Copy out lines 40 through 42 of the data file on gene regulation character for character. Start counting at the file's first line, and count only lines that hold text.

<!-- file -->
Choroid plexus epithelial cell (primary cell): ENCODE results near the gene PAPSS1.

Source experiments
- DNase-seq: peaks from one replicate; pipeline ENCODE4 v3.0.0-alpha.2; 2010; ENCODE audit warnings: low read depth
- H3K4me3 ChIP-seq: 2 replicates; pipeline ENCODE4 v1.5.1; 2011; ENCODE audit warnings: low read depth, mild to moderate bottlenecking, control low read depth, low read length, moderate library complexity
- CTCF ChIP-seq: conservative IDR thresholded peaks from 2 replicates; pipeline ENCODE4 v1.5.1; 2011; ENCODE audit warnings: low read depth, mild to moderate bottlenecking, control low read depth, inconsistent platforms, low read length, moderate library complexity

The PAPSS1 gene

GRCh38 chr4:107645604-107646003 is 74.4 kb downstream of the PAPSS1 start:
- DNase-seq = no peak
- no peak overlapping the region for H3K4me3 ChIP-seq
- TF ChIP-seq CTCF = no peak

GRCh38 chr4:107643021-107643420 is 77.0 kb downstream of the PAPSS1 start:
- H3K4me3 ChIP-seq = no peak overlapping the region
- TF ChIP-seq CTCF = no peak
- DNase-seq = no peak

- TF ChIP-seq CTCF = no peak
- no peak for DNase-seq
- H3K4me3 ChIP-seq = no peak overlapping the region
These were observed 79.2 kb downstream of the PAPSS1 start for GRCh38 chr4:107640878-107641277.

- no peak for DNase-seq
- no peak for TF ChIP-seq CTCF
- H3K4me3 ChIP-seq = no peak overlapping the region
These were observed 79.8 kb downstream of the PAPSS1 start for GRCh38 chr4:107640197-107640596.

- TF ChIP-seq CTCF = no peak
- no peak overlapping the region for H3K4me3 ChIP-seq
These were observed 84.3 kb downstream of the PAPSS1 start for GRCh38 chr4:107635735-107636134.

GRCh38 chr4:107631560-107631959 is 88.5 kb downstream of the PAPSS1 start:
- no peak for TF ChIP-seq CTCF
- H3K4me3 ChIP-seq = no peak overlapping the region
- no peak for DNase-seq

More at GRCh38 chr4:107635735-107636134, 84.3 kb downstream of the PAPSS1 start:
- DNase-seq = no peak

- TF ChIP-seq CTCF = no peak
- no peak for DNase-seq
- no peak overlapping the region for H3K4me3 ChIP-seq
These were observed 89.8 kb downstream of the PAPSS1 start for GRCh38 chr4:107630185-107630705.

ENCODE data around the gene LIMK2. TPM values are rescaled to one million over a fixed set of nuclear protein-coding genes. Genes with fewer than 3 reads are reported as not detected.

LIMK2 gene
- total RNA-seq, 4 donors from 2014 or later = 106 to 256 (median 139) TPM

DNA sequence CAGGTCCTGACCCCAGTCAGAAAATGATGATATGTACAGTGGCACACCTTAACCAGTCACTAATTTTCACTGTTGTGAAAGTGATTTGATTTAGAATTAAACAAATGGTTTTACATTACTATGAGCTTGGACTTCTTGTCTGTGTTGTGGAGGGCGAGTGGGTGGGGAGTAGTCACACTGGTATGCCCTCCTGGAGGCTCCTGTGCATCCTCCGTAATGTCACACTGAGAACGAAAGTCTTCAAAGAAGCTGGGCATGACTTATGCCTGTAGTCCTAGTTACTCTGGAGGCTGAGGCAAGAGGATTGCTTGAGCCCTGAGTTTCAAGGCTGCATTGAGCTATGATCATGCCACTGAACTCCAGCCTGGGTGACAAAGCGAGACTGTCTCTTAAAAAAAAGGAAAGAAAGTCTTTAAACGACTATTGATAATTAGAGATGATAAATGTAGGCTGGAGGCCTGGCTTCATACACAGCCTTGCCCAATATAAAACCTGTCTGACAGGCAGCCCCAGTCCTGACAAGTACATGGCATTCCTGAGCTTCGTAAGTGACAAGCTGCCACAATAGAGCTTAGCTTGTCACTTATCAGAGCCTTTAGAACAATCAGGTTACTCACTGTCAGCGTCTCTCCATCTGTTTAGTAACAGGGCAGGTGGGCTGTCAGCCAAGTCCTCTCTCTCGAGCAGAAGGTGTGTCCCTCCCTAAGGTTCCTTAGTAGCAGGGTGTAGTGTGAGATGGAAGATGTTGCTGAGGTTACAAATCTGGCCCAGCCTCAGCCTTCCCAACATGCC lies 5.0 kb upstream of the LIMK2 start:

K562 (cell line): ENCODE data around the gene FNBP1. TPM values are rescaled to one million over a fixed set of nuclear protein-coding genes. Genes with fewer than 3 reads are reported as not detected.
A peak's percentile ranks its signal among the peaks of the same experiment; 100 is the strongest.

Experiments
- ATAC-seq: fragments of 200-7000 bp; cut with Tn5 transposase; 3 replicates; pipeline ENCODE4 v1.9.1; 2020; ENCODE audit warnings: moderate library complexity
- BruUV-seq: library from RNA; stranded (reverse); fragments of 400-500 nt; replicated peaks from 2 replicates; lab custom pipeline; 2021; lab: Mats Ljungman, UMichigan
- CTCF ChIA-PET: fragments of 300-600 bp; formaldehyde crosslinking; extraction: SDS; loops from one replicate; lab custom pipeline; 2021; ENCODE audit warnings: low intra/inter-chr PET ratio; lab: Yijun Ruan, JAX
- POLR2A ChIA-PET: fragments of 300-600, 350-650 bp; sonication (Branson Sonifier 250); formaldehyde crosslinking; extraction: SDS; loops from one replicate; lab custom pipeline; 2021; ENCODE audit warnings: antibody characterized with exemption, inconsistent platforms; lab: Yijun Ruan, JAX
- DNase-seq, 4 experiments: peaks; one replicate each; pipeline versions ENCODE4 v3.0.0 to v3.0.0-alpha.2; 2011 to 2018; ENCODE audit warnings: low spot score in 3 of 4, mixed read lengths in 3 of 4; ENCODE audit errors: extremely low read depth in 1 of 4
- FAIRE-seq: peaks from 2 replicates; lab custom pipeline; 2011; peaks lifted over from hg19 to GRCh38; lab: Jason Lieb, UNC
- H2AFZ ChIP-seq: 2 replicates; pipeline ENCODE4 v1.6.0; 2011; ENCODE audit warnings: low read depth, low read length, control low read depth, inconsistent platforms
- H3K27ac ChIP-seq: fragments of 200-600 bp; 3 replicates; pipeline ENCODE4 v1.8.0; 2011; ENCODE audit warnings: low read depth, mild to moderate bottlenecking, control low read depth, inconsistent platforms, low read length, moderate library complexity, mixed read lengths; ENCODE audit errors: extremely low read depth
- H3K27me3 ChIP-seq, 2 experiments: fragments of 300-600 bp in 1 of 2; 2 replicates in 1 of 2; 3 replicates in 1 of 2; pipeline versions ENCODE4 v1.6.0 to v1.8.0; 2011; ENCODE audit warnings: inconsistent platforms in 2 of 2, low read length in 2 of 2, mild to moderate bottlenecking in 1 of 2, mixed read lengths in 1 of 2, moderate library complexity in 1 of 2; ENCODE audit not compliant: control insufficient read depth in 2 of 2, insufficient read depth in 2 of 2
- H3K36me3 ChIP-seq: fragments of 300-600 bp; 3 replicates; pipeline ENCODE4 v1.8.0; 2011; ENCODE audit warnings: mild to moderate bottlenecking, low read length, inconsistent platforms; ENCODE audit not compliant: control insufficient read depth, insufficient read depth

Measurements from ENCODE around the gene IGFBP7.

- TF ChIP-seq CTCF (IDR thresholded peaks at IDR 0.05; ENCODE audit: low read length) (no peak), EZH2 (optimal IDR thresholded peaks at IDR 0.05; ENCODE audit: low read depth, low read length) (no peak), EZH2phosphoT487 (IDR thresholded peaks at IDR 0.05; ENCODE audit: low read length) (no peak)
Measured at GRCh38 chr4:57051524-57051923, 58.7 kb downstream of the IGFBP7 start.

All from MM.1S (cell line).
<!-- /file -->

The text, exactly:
K562 (cell line): ENCODE data around the gene FNBP1. TPM values are rescaled to one million over a fixed set of nuclear protein-coding genes. Genes with fewer than 3 reads are reported as not detected.
A peak's percentile ranks its signal among the peaks of the same experiment; 100 is the strongest.

Experiments